Yes, it’s New Year’s Eve and no, I shouldn’t be writing a blog post on a night when many (most?) are partying in the new year. My excuse for spending part of December 31 with my blog is a good one: my husband has a terrible cold and cough so we canceled our party plans. Besides, the topic for this post has been marinating in my head all day and it is best written on the last day of 2010 as a reflection on the year that was.
In January 2010, I started a new job. And, like the pattern of the best jobs I’ve had along the way, it went something like this. First three months: I loved it. Second three months: I hated it and was pretty sure I’d made a mistake. Third three months: I let my stubbornness shine through; buckled down and took care of business. Last three months of the year: I adore my new job.
So let’s call this a drive by look at lessons learned in 2010. It’s New Year’s Eve after all; so I’m going to quickly summarize and then move on to the at home version of my New Year’s Eve celebration. I’ll use the first few weeks of 2011 to more closely examine the following lessons through subsequent posts.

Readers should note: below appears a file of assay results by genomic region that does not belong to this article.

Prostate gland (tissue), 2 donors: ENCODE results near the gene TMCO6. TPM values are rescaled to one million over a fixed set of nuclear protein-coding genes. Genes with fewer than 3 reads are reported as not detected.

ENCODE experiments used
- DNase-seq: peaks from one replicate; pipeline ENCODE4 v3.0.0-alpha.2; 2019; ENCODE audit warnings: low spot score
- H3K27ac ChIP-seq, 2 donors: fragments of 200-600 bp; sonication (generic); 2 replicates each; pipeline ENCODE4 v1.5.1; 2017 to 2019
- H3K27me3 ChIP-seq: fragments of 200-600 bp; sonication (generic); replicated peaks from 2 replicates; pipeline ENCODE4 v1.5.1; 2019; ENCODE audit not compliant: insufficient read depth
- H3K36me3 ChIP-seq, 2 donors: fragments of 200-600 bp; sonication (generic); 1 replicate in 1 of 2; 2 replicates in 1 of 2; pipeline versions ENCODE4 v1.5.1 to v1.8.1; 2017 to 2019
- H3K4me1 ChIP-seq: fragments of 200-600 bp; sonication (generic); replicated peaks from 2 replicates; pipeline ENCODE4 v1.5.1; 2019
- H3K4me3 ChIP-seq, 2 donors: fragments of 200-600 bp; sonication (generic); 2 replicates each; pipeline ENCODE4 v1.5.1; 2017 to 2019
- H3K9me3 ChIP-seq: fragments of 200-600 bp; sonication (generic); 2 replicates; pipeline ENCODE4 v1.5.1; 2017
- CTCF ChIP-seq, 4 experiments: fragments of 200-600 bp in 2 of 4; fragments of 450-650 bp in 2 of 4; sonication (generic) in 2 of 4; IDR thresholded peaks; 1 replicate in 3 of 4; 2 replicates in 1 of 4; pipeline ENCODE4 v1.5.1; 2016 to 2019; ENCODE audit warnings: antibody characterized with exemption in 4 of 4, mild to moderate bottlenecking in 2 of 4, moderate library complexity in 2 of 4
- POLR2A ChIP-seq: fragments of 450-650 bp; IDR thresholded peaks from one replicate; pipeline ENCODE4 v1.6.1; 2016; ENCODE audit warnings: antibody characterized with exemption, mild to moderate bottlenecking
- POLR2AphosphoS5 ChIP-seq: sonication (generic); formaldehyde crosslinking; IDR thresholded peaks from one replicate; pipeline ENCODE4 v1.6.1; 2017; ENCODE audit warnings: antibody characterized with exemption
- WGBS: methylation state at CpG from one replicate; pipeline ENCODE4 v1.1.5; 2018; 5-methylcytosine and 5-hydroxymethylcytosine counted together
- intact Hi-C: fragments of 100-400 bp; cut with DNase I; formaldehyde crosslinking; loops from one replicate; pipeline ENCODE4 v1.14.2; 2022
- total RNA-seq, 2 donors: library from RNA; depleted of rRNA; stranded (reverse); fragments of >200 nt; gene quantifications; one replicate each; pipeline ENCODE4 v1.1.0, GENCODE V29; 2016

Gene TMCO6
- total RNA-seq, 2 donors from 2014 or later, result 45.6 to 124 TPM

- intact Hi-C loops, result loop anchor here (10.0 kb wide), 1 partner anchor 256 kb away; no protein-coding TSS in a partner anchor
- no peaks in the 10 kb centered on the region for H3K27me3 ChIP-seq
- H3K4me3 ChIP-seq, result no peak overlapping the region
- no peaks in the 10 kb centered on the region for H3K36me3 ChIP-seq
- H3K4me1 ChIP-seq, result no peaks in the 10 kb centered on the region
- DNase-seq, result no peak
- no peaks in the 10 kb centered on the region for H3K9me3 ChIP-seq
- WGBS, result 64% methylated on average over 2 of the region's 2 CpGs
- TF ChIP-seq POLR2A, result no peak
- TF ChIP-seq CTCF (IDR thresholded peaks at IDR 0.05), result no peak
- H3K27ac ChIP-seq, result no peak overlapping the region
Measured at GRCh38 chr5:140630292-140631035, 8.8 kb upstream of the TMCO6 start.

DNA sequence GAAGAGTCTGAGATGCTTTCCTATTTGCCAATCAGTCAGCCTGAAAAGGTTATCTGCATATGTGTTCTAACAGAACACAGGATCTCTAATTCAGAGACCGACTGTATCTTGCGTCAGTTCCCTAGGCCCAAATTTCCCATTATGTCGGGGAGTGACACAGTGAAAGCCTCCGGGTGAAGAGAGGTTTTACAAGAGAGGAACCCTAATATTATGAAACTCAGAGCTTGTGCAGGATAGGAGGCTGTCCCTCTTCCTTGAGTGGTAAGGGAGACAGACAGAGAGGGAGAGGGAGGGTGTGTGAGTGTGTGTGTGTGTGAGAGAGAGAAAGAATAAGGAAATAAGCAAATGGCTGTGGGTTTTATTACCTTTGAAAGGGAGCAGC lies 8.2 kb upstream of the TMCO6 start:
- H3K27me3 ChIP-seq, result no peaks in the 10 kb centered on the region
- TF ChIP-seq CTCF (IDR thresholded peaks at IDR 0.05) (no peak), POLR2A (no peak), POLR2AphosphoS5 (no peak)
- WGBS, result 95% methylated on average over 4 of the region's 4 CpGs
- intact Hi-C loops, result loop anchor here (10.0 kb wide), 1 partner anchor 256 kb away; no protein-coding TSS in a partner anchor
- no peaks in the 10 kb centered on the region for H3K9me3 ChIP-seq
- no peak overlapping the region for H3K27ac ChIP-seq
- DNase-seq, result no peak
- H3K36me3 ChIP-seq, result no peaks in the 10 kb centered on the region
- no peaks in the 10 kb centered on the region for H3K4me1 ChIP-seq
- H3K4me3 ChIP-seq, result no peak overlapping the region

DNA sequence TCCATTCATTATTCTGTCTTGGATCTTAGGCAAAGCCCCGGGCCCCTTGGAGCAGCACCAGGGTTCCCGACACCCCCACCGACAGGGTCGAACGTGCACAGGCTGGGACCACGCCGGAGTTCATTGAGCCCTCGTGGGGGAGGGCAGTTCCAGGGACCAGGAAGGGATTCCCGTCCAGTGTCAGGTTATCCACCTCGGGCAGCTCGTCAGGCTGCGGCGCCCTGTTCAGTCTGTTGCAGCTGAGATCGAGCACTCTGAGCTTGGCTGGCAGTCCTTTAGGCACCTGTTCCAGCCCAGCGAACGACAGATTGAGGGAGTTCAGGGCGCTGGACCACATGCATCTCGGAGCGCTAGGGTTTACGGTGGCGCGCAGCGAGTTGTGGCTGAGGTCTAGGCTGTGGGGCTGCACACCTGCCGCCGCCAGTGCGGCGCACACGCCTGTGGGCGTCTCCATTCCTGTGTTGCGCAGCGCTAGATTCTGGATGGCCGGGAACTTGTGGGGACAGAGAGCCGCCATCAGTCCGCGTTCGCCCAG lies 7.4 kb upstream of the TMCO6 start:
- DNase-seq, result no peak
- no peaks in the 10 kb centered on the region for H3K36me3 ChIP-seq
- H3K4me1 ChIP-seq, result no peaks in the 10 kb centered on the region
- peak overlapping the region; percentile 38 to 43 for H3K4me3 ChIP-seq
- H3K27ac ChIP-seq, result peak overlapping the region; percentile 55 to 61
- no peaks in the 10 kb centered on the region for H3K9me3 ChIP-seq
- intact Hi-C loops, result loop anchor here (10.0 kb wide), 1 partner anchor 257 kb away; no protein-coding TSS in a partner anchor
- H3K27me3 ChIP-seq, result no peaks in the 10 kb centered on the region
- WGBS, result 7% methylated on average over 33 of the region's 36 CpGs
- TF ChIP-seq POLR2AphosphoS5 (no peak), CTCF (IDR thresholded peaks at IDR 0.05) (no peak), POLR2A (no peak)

2010: Lessons Learned
- Don’t be afraid of customer service calls, they make you better.
- Print is harder than web.
- Some of our best work didn’t take a lot of time or planning.
- Video is complicated – lighting is hard to get right and editing the footage means you have to watch it all (more than once).
- William & Mary students are an unusually talented bunch – I love it when I’m right.
- I don’t have to be right, I just have to get the right outcome.
- People don’t voluntarily provide the copy/text you need for their project; they have to be reminded that you need it.
- I hate it when as soon as possible or whenever you can fit it in are the answer to when do you need this?
- People don’t understand the power of social media but it’s our job to (patiently) help them see why.
- It doesn’t matter what color I like; furthermore, it doesn’t matter what I think of the design.
- William & Mary has even more logos than we initially realized; but most of them are “art.”
- More than 730 people on a campus can successfully use the same web content management system.
- Sometimes you have to say no and sometimes people will thank you for it.
- Don’t be afraid to say yes; it doesn’t always mean you’ll get more work.
- If you don’t know where you’re going, any road will get you there.
Adios 2010. I’m glad I knew you.